val frontendSocket: ZMQ.Socket = context.createSocket(ZMQ.ROUTER)
  frontendSocket.bind("tcp://*:5555")

  val requestQueueSocket: ZMQ.Socket = context.createSocket(ZMQ.PUSH)
  requestQueueSocket.bind("inproc://requestQueueSocket")

  val responseQueueSocket: ZMQ.Socket = context.createSocket(ZMQ.PULL)
  responseQueueSocket.bind("inproc://responseQueueSocket")

  val inprocRequestQueueSocket: ZMQ.Socket = context.createSocket(ZMQ.PULL)
  inprocRequestQueueSocket.connect("inproc://requestQueueSocket")

  val inprocResponseQueueSocket: ZMQ.Socket = context.createSocket(ZMQ.PUSH)
  inprocResponseQueueSocket.connect("inproc://responseQueueSocket")

  new Thread(() => {

    println("Started receiving messages")

    while (true) {

      val msg = ZMsg.recvMsg(frontendSocket)

      // Message from client's REQ socket contains 3 frames: address + empty frame + request content
      // (payload)
      val reqAddress = msg.pop
      val emptyFrame = msg.pop
      val reqPayload = msg.pop

      assert(reqPayload != null)
      msg.destroy()

      println(s"RECEIVED: $reqPayload FROM: $reqAddress")

      requestQueueSocket.send(s"$reqAddress;$reqPayload")

      val responseMessage = new String(responseQueueSocket.recv(0))
      val respMessageSplit = responseMessage.split(";")

      val respAddress = respMessageSplit(0)
      val respPayload = respMessageSplit(1)

      val array = new BigInteger(respAddress, 16).toByteArray
      val respAddressFrame = new ZFrame(array)
      val respEmptyFrame = new ZFrame("")
      val respPayloadFrame = new ZFrame(respPayload)

      respAddressFrame.send(frontendSocket, ZFrame.REUSE + ZFrame.MORE)
      // Sending empty frame because client expects such constructed message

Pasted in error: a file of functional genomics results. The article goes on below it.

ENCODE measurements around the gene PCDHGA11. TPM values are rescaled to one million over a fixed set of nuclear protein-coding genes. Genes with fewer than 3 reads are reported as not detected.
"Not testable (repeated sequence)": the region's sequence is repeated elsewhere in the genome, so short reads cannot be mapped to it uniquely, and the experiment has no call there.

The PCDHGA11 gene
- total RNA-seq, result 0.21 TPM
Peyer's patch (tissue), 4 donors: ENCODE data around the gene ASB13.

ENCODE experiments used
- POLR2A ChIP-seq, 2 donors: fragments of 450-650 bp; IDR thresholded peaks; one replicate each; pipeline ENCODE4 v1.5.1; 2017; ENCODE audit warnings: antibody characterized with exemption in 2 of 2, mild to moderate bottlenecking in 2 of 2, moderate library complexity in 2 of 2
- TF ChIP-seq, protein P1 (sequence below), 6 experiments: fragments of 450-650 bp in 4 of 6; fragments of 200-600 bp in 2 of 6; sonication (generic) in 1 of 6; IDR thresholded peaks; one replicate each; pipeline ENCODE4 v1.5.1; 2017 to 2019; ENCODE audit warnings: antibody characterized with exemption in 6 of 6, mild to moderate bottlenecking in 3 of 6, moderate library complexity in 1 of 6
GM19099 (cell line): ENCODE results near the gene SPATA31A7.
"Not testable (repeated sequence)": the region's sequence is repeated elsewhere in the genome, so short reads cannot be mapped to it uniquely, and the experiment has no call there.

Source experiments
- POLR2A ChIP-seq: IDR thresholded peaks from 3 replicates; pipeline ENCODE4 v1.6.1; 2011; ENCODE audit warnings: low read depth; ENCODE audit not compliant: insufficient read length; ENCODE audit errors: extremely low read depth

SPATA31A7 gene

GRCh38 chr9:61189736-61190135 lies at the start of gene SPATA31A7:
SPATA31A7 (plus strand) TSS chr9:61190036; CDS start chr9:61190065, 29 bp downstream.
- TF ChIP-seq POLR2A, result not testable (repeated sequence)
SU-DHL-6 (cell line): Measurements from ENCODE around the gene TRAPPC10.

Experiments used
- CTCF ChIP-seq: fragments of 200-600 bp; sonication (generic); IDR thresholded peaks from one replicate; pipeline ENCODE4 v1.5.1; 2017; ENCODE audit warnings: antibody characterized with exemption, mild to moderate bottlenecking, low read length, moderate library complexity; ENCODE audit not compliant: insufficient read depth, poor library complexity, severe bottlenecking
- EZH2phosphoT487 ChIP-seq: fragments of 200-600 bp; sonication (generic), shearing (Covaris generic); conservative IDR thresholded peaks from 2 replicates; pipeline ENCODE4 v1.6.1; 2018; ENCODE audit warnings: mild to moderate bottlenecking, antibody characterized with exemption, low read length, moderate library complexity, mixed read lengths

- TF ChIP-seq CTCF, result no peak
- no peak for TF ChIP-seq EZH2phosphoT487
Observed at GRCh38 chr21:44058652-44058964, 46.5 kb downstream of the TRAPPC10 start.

respEmptyFrame.send(frontendSocket, ZFrame.REUSE + ZFrame.MORE)
      respPayloadFrame.send(frontendSocket, ZFrame.REUSE)

      respAddressFrame.destroy()
      respEmptyFrame.destroy()
      respPayloadFrame.destroy()

    }

  }).start()


  override def receiveMessage(): (String, String) = {

    val message = new String(inprocRequestQueueSocket.recv(0))
    val messageSplit = message.split(";")

    val address = messageSplit(0)
    val payload = messageSplit(1)

    (address, payload)
  }

  override def sendMessage(address: String, response: String): Unit = {

    inprocResponseQueueSocket.send(s"$address;$response")
  }
}

Here is the client if needed:

trait ZmqClientProtocol extends ClientProtocol {

  val context: ZMQ.Context = ZMQ.context(1)
  val socket: ZMQ.Socket = context.socket(ZMQ.REQ)

  println("Connecting to server")
  socket.connect("tcp://localhost:5555")

  override protected def send(message: String): String = {

    //  Ensure that the last byte of message is 0 because server is expecting a 0-terminated string
    val request = message.getBytes()

    // Send the message
    println(s"Sending request $request")
    socket.send(request, 0)

    //  Get the reply.
    val reply = socket.recv(0)

    new String(s"$message=${new String(reply)}")
  }
}

Answer:

Is there a way for a ZeroMQ socket to do only reading or only writing?

Yes, several ways.

a ) use a tandem of simplex archetypes: PUSH/PULL writes and PULL/PUSH reads b ) use a tandem of simplex archetypes: (X)PUB/(X)SUB writes and (X)SUB/(X)PUB reads


... still uses .recv()-then-.send() loop.

Well, this observation is related more to the actual socket-archetype, some of which indeed require a mandatory two-step ( hardwired inside their internal FSA-s ) sequencing of .recv()--.send()--...